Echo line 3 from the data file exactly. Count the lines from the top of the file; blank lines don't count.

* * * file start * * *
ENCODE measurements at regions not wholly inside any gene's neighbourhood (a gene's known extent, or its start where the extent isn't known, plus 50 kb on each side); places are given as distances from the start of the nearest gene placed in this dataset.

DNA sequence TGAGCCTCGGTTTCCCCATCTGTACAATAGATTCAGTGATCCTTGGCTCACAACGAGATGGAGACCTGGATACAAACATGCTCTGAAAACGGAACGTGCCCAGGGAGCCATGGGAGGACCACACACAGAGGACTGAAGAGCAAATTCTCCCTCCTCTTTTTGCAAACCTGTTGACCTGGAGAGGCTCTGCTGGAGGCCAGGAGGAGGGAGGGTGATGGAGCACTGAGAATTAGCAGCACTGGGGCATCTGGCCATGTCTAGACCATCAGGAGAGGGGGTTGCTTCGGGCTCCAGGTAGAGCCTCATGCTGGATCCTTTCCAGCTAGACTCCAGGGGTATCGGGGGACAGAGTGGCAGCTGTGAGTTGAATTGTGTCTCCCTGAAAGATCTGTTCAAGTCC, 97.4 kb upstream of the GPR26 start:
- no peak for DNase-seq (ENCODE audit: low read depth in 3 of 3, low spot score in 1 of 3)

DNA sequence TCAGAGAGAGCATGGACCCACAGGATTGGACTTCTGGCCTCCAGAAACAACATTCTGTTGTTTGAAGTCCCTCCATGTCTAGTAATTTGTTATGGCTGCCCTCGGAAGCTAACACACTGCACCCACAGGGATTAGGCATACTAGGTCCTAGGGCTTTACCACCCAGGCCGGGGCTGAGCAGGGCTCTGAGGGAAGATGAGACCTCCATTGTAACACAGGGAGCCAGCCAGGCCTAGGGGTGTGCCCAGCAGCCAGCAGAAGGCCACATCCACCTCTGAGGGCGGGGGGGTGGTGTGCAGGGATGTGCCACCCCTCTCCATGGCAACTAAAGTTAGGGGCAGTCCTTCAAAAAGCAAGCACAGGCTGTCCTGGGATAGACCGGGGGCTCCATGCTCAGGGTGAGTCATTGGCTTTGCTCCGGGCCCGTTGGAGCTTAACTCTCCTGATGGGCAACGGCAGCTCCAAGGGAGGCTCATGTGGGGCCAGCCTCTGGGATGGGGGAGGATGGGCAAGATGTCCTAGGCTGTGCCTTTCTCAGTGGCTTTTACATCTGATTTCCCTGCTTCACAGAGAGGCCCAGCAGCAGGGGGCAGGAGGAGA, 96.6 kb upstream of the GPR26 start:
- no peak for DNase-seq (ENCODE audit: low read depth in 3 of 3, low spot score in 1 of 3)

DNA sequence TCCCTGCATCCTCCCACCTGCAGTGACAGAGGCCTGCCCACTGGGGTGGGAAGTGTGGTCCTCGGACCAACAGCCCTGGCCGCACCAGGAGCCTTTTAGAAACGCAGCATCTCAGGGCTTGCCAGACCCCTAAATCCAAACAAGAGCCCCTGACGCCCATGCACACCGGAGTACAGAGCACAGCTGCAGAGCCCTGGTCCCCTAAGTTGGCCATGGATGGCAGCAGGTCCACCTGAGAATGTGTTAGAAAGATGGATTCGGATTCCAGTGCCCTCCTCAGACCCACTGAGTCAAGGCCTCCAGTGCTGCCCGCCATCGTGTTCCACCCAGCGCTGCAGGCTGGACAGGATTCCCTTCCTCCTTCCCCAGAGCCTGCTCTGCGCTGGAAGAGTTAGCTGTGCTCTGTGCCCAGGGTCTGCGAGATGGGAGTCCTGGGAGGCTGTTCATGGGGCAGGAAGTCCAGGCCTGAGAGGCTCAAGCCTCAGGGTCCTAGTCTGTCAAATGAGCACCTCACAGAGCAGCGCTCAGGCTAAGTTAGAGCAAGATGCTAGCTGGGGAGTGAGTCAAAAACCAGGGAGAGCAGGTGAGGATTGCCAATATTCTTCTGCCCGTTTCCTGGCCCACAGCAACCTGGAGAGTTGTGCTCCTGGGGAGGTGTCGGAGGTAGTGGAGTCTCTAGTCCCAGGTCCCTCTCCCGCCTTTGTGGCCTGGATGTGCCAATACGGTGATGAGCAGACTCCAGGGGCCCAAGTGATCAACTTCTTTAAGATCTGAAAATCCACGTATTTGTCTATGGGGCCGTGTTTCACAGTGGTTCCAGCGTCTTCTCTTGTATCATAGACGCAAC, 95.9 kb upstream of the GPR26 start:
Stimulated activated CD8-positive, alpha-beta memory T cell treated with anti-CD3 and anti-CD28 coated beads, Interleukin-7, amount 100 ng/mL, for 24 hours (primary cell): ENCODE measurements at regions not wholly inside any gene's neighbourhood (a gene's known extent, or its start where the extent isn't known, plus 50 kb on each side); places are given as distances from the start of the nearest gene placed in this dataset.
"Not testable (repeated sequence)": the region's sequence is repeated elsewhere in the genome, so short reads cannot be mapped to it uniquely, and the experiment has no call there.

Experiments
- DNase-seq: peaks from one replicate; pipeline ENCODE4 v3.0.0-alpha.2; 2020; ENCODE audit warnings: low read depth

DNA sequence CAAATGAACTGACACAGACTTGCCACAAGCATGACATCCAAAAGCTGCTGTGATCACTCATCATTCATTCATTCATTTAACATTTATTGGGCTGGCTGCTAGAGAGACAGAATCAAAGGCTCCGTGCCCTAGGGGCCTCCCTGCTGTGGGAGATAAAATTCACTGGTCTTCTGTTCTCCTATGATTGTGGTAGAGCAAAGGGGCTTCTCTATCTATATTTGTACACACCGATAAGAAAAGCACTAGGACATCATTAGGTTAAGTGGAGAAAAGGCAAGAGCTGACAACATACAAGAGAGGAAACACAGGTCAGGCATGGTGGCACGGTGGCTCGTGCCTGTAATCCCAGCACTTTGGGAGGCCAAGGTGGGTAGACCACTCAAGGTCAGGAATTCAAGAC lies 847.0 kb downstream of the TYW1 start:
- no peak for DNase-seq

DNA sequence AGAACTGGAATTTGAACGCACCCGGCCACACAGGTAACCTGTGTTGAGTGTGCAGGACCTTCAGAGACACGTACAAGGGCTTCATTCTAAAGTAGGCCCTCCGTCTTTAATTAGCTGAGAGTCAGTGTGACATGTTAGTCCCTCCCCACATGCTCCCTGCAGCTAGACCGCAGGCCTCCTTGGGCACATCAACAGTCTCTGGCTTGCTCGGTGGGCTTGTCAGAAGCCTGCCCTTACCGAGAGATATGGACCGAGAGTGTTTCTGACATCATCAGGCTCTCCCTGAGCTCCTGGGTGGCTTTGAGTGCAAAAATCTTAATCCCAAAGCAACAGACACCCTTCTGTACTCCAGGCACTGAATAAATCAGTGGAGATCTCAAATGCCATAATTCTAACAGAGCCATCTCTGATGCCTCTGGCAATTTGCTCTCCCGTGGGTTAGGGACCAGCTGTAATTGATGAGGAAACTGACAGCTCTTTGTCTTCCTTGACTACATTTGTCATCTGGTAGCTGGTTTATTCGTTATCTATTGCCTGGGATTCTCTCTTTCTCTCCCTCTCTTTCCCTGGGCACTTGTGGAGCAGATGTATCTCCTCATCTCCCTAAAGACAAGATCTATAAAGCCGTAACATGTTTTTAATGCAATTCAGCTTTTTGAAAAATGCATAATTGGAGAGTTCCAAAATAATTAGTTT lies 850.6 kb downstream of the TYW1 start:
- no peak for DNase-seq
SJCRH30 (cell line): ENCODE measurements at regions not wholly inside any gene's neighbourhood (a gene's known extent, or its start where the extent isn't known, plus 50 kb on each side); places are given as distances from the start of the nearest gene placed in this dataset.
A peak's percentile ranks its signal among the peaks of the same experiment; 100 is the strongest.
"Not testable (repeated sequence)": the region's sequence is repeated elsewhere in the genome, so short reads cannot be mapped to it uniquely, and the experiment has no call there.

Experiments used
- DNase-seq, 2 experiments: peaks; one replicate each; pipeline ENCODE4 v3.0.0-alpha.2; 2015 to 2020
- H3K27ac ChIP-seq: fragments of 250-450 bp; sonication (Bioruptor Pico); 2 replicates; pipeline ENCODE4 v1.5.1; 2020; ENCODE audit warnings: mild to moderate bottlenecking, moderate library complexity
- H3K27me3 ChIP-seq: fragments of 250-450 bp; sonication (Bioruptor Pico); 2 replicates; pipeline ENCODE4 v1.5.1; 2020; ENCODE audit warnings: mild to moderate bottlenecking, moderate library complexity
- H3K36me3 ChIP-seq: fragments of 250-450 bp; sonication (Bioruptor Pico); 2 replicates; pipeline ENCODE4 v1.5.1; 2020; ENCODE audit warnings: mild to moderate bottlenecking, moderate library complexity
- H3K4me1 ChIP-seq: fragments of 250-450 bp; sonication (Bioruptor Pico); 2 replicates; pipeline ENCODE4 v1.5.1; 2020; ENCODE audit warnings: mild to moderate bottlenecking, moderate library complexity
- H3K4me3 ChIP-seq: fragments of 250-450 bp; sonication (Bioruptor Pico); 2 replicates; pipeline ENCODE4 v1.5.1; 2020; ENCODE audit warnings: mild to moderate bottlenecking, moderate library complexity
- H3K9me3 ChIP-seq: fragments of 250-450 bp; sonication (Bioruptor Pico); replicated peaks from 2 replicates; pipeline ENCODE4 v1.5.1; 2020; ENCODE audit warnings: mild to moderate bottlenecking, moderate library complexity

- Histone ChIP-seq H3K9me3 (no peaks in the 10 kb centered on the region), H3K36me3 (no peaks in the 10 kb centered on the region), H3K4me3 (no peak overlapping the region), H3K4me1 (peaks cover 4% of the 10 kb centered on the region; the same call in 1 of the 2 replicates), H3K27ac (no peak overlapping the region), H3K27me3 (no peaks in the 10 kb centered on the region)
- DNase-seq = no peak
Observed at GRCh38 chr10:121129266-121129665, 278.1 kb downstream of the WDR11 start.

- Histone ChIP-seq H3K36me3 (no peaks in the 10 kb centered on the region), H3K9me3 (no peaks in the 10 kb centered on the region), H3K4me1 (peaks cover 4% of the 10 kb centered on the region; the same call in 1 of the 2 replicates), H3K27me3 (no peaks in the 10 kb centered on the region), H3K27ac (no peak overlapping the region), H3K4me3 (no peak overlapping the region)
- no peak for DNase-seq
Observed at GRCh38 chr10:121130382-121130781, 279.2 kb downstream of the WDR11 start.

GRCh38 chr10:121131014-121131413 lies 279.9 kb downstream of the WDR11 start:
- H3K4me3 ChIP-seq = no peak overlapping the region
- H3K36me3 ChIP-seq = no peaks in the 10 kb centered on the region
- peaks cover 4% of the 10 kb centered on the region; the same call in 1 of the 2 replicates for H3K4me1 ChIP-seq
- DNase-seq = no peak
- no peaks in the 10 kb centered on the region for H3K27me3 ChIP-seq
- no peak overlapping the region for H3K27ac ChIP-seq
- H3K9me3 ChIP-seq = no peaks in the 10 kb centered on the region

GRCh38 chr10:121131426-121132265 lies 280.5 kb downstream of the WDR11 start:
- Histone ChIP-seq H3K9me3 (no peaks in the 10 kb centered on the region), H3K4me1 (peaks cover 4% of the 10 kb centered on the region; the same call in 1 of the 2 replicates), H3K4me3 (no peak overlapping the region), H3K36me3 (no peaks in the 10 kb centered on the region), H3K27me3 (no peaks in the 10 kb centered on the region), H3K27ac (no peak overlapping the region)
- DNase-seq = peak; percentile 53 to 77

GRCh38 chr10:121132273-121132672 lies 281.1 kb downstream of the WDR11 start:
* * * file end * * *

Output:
- no peak for DNase-seq (ENCODE audit: low read depth in 3 of 3, low spot score in 1 of 3)